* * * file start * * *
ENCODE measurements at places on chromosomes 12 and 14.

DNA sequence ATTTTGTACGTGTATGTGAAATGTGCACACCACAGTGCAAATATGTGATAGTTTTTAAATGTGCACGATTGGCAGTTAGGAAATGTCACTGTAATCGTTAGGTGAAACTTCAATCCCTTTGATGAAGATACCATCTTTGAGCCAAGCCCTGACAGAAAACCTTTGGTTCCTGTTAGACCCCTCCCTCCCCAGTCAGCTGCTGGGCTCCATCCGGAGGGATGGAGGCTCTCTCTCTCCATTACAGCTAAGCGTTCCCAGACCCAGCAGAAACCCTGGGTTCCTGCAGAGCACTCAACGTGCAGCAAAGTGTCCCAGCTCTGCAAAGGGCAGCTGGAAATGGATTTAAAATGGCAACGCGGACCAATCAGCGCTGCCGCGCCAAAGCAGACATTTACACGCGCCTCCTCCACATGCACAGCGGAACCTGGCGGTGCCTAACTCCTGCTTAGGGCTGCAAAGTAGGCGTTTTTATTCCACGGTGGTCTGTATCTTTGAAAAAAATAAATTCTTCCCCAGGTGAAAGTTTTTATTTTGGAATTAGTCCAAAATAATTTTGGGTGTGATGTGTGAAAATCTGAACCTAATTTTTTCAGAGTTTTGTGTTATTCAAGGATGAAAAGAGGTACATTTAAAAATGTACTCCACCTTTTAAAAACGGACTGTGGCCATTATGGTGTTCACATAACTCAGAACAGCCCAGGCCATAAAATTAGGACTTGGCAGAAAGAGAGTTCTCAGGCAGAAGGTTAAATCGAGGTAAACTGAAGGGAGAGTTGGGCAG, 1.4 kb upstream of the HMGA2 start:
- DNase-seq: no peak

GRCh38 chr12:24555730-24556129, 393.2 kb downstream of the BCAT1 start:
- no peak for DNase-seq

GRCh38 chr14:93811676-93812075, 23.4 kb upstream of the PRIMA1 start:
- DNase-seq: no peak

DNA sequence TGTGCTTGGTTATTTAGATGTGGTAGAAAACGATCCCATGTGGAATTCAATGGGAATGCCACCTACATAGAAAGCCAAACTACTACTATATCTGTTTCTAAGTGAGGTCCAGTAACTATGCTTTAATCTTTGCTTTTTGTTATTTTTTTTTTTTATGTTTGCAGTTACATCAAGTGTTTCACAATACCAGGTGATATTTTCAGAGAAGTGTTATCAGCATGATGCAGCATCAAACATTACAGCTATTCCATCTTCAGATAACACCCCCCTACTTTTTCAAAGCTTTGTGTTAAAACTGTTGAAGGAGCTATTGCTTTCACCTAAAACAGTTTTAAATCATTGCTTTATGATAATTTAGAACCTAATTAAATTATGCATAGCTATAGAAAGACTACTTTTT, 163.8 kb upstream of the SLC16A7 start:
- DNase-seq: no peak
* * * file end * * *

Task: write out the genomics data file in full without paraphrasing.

ENCODE measurements at places on chromosomes 12 and 14.

DNA sequence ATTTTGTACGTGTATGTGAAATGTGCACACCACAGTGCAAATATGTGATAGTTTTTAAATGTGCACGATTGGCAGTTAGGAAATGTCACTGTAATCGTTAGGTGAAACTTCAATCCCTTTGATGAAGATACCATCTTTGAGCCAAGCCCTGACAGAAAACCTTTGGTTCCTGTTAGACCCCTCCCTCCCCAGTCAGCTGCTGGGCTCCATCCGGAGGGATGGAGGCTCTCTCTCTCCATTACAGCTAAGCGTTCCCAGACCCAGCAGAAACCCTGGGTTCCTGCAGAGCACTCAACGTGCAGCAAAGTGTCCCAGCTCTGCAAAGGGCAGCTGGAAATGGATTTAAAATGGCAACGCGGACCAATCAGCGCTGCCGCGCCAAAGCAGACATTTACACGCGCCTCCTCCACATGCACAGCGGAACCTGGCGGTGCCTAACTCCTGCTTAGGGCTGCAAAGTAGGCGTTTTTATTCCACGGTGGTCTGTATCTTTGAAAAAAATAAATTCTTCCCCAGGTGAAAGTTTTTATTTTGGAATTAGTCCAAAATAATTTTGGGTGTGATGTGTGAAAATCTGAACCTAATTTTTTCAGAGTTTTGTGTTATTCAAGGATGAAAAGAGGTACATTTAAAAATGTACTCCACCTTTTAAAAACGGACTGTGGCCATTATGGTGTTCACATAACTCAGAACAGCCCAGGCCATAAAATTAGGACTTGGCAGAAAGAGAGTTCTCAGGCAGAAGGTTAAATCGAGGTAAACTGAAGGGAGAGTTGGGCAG, 1.4 kb upstream of the HMGA2 start:
- DNase-seq: no peak

GRCh38 chr12:24555730-24556129, 393.2 kb downstream of the BCAT1 start:
- no peak for DNase-seq

GRCh38 chr14:93811676-93812075, 23.4 kb upstream of the PRIMA1 start:
- DNase-seq: no peak

DNA sequence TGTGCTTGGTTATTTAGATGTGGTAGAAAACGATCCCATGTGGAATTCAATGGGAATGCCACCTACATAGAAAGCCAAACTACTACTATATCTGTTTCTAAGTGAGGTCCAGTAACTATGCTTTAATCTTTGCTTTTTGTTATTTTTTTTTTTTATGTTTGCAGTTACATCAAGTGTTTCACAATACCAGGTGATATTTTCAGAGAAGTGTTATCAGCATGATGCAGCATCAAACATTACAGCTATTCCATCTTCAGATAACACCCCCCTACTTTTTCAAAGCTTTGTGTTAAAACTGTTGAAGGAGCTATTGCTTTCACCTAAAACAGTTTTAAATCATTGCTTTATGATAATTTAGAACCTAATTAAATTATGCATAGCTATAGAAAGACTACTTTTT, 163.8 kb upstream of the SLC16A7 start:
- DNase-seq: no peak